The #MeToo movement is spurring millions of Americans to reconsider the meaning of consent in sexual relations. But there is another realm where far too much has been presumed because of often token gestures. Political consent is defined radically differently than the consent that people freely give in their daily lives.
The Declaration of Independence enshrined the notion that government must possess “the consent of the governed.” Unfortunately, winning politicians often claim blank checks to define the hidden meaning behind citizens’ ballots. “Consenting” on Election Day is portrayed as pre-approving anything politicians dictate in the following years.
Regardless if your candidate campaigned on a peace platform, you “consented” to any wars he might subsequently start or support . Regardless if your candidate promised to end federal crackdowns on marijuana , you “consented” to the Drug Enforcement Administration’s raids on medical cannabis cooperatives. Regardless if your candidate promised to end deficit spending, you “consented” to trillions of dollars of additional federal debt. Regardless if your candidate promised transparency and honesty, you consented to the government keeping millions of secrets and shrouding its worst abuses.
Government agencies structure their policies to make even more absurd presumptions of “consent” in daily life.
Because you traveled abroad, you supposedly consented to Department of Homeland Security agents examining and copying all the records on your cell phone or computer when you return to the United States. The American Civil Liberties Union and other groups are fighting this policy in federal court but this Obama-era policy remains the law of the land.
Because you bought an airline ticket, you supposedly consented to being pawed by a Transportation Security Administration agent, including an “enhanced patdown” that often includes vigorously groping Americans’ groins (regardless of TSA’s incompetence at discovering actual threats).
Because you chose to use the Washington or New York subway, you have consented to a warrantless search of your backpack or purse by local police who receive a federal grant to conduct security theater performances.
Because you drive on government roads, you supposedly consented to federally-funded license plate scanners compiling a dossier of when and where you travel. And for anyone who objects to federal, state, and local agencies tracking them at almost all times (including when they visit gun shows ), remember that “those who have nothing to hide have nothing to fear.”
Presumed consent entitles government to do as politicians please. Because Americans “consented” to George W. Bush and Barack Obama’s presidential candidacies, their appointees authorized the National Security Administration to create massive databases compiling details on all the phone calls they made or received. In millions of cases, NSA also vacuumed up Americans’ emails and web browsing history . Even though presidents denied they were illegally spying on Americans, voters still presumably “consented.” Americans may be shocked in the coming months and years to learn of illegalities they purportedly “consented” to when Trump was elected.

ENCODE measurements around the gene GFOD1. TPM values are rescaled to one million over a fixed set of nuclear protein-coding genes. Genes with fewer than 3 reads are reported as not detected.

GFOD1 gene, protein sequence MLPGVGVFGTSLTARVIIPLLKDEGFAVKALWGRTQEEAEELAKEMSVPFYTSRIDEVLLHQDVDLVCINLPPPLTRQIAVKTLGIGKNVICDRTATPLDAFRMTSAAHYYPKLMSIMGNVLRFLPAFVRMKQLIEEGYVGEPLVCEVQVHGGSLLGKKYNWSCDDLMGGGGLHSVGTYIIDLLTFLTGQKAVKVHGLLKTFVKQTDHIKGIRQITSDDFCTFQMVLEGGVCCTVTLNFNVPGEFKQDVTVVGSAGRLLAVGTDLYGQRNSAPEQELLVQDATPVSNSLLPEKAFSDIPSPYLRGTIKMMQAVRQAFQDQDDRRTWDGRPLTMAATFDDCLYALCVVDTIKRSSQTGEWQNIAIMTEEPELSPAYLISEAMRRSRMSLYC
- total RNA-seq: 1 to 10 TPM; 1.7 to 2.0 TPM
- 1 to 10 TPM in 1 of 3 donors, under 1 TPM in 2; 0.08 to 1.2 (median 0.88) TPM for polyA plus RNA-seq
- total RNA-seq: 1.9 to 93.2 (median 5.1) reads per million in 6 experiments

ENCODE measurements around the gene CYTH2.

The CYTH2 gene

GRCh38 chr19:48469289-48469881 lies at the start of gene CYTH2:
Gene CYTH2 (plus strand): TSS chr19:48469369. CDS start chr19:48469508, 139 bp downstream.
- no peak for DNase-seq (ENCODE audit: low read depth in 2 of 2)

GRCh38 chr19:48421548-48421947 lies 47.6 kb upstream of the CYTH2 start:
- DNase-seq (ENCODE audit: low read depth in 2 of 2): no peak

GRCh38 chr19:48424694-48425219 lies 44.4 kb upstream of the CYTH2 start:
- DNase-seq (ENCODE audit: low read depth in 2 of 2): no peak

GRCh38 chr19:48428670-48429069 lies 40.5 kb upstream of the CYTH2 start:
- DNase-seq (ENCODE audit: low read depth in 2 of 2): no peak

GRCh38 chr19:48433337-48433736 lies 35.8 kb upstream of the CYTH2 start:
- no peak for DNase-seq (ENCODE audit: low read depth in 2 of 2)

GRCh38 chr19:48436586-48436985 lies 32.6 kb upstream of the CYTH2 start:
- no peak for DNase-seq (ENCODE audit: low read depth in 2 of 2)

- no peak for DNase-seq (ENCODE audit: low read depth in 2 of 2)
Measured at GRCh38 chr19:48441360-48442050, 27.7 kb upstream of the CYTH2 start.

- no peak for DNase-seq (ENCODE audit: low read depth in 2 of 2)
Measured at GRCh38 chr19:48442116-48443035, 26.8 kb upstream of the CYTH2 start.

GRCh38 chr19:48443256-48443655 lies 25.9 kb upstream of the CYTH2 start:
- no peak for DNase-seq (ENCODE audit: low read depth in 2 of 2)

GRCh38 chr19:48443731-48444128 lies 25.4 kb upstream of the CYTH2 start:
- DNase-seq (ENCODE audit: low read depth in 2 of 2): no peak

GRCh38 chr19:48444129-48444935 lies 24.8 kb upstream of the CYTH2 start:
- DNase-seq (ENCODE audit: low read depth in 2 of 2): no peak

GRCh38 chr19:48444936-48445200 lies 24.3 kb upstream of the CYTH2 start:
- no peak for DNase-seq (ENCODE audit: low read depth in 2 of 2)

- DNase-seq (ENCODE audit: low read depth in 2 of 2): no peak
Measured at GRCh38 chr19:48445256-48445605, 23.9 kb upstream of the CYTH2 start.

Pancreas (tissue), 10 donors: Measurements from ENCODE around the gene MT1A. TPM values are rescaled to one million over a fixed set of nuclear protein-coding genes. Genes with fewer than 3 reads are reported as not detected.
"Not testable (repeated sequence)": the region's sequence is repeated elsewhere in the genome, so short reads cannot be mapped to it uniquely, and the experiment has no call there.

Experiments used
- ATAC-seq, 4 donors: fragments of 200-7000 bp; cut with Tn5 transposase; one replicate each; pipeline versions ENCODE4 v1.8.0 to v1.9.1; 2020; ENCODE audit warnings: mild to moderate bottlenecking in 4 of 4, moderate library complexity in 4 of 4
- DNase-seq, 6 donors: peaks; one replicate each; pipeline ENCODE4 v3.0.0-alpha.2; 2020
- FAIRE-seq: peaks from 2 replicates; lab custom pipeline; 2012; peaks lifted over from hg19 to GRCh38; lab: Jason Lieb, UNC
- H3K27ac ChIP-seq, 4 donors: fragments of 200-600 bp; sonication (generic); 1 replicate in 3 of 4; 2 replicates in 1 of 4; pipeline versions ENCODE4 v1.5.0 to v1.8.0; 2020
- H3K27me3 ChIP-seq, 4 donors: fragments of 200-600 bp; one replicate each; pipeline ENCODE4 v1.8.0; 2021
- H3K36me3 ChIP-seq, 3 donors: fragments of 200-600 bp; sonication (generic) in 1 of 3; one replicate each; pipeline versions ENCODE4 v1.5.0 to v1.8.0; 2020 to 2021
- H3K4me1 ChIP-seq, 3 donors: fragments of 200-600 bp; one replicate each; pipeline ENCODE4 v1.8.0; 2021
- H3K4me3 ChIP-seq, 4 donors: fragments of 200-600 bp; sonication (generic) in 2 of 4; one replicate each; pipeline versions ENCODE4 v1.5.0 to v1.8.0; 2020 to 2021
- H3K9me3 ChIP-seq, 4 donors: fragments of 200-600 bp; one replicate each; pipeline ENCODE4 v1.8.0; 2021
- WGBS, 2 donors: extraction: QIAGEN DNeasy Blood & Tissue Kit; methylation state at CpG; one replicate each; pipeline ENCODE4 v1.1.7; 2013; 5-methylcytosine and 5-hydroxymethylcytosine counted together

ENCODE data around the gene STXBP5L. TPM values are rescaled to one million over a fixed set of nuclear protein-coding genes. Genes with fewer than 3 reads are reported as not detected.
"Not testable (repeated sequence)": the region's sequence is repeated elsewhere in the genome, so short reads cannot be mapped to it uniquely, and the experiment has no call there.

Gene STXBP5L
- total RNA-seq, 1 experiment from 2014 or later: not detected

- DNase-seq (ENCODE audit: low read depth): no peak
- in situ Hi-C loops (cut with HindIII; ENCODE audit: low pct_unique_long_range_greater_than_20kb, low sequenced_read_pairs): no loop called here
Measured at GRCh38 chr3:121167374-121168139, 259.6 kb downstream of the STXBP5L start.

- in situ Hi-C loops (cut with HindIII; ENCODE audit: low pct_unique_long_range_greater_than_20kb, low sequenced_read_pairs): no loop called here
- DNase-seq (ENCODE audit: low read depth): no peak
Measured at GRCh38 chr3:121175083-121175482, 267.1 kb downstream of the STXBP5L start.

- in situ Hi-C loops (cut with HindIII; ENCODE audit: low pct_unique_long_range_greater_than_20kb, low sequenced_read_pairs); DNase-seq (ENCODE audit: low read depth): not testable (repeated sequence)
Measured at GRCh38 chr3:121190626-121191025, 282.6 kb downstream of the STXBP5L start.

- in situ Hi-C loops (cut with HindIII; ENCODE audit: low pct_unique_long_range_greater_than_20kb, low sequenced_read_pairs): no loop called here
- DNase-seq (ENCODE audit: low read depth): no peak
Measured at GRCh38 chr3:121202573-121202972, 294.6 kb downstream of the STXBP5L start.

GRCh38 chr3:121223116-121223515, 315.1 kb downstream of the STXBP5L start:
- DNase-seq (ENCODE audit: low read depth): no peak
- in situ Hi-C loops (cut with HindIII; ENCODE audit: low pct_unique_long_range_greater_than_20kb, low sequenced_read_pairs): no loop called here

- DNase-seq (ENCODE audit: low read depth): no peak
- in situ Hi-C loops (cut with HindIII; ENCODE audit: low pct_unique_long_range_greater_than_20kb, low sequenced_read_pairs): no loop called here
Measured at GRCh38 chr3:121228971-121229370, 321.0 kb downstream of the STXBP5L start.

Political consent is defined these days as rape was defined a generation or two ago: people consent to anything which they do not forcibly resist. Anyone who does not stone city hall presumably consented to everything the mayor does. Anyone who does not jump the White House fence and try to storm into the Oval Office consents to all executive orders. Anyone who doesn't assail the nearest federal office building consents to the latest edicts in the Federal Register. And if people do attack government facilities, then they are terrorists who can be justifiably killed or imprisoned forever.
Ironically, the Founding Fathers proffered a notion of political consent much closer to what #MeToo activists are championing nowadays. The Bill of Rights provided bright lines which politicians were prohibited from crossing regardless of vote counts. The Bill of Rights was a sacred pledge that politicians admitted they had no right to censor the press, confiscate private firearms, suppress religion, or inflict cruel and unusual punishment on citizens. The fact that politicians routinely often violate Americans’ constitutional rights does not make the Bill of Rights any less binding.
Regardless of the outcome of the midterm congressional elections, we should remember that members of Congress and the president took oaths promising to honor and defend the Constitution. In the same way that consenting to a dinner date does not entitle someone to bind and beat another person, consenting in a voting booth does not entitle politicians to ravage Americans’ rights. A strict adherence to the Bill of Rights is the surest way to reduce perils after Election Day.
James Bovard is the author of ten books, including 2012’s Public Policy Hooligan, and 2006’s Attention Deficit Democracy. He has written for the New York Times, Wall Street Journal, Playboy, Washington Post, and many other publications.
Reprinted with permission from Mises.org.